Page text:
6 life-changing wows for handling tantrums from the guy who’s seen more of them than just about anyo
Stephen Camarata is that rare human who actually finds tantrums fun—at least, to talk about. He’s lived through his share of meltdowns as a parent (he’s a dad of seven) and he’s studied them as a specialist in child development.
What’s so interesting and fun about a behavior that most of us dread? This simple, eye-opening insight, says Camarata, a professor of psychiatry and hearing-speech sciences at Vanderbilt University:
Tantrums are good for kids, not bad, helping them both in the heat of the moment as well as for years to come.
The secret to managing meltdowns, he says, is to understand these key lessons:
Stop thinking: “I must be doing something wrong.” Start thinking: “My child is doing something perfectly normal.”
Start by seeing a tantrum as an inevitability, rather than a response to a mistake you made, he says. It’s a waste of time to second-guess your decisions or bend over backward trying to avoid triggering them. “Tantrums don’t happen because you did something wrong or because of poor parenting,” says Camarata, who’s the author of The Intuitive Parent: Why the Best Thing for Your Child Is You. “They’re a natural part of development.”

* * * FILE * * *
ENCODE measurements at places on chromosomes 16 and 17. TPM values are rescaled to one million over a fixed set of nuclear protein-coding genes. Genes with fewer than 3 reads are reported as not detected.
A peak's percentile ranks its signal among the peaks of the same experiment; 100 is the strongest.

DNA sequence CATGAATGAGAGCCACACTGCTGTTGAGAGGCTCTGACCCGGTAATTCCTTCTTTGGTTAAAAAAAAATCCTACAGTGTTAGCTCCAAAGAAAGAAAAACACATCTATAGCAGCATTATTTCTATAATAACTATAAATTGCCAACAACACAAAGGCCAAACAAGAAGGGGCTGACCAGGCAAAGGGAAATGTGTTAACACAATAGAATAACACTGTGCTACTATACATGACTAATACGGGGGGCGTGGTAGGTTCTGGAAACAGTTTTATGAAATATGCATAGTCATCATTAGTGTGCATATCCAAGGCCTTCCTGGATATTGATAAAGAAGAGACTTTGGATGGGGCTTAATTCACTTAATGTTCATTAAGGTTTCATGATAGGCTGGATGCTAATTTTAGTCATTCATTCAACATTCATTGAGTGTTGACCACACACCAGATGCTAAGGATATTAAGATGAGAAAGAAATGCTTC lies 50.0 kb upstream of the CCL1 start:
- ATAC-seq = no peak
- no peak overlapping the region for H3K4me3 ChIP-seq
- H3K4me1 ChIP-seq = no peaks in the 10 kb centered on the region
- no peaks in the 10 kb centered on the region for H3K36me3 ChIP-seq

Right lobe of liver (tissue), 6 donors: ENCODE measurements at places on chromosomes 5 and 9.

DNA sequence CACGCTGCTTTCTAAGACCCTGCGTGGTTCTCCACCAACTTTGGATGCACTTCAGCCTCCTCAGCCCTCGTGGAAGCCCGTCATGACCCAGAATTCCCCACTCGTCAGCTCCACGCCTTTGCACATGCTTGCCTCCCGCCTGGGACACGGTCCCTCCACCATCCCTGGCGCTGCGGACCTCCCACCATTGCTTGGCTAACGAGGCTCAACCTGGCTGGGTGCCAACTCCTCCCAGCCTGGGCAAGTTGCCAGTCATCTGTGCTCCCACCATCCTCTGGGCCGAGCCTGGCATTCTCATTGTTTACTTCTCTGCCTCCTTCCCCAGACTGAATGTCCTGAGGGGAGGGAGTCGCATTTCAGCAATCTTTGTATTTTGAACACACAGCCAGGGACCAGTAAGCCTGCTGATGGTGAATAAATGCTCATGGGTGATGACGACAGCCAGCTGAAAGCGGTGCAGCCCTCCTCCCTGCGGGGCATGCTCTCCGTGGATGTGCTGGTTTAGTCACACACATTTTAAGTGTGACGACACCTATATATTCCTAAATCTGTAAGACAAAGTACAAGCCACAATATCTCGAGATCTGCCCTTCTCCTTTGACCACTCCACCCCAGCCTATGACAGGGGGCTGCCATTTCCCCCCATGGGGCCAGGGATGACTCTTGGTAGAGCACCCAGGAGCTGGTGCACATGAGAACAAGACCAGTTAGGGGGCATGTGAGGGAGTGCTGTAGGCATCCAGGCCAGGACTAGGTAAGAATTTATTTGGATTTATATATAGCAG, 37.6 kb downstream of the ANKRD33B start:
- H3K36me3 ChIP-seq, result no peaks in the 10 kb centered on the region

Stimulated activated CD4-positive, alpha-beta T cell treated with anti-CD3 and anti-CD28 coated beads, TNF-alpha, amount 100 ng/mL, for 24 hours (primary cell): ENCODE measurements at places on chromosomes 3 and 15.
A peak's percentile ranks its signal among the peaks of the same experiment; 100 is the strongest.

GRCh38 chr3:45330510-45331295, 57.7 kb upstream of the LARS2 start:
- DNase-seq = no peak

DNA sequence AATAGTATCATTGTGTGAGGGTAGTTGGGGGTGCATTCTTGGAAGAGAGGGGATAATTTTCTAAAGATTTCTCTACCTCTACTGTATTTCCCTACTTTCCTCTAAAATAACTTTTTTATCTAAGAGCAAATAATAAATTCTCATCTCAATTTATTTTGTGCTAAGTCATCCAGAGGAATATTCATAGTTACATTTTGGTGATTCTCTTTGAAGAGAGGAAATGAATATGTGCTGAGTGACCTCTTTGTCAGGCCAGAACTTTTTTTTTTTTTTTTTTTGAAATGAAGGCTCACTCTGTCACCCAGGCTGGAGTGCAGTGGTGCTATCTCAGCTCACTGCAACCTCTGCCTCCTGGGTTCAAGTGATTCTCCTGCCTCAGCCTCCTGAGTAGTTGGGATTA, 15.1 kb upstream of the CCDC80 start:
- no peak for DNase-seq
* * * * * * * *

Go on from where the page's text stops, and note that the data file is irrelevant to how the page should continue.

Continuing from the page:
All kids lose it sometimes. We all do.
Tantrums rise and peak around ages 1.5 to 2.5, he says. That’s because toddlers lack the language skills to express what they want and how they feel, and they want everything RIGHT NOW, which reflects the only sense of time they have. Handled well, they’ll start to subside by kindergarten. (Truly.) But we all know that big kids (even really big teens and a few too many adults) can also throw occasional fits when they don’t get their way.
So start by not blaming yourself. That alone will help you react more calmly—very useful when your own stress level is rising in response.
Stop thinking: “It’s bad for my child to have bad feelings.” Start thinking: “Tantrums are a healthy—and necessary!—thing my kid has to experience.”
Crying? Screaming? Shrieking? Flailing? Abject misery? It’s all okay. Nobody likes to see their child sad. But that doesn’t mean yours shouldn’t be sad. It’s a myth, Camarata says, that it’s psychologically damaging for your child to experience unhappiness. To the contrary, it’s how they learn the necessary idea that life isn’t always rainbows and warm fuzzies but we get through it anyway.
So next, let yourself get comfortable with a little discomfort. Your child’s social-emotional development depends on it.
Stop thinking: “How can I make it better?” Start thinking: “I can wait.”
It’s sorely tempting to rush in to distract a forlorn “limp noodle” on the carpet with a toy or soothe a kicking wailer with the offer of a snack. Or to give in, just this once, for the sake of peace and quiet—or because you’re plumb worn down.
Please don’t, he says. No matter how loud or prolonged the tantrum, just wait it out. Ignore it as best you can.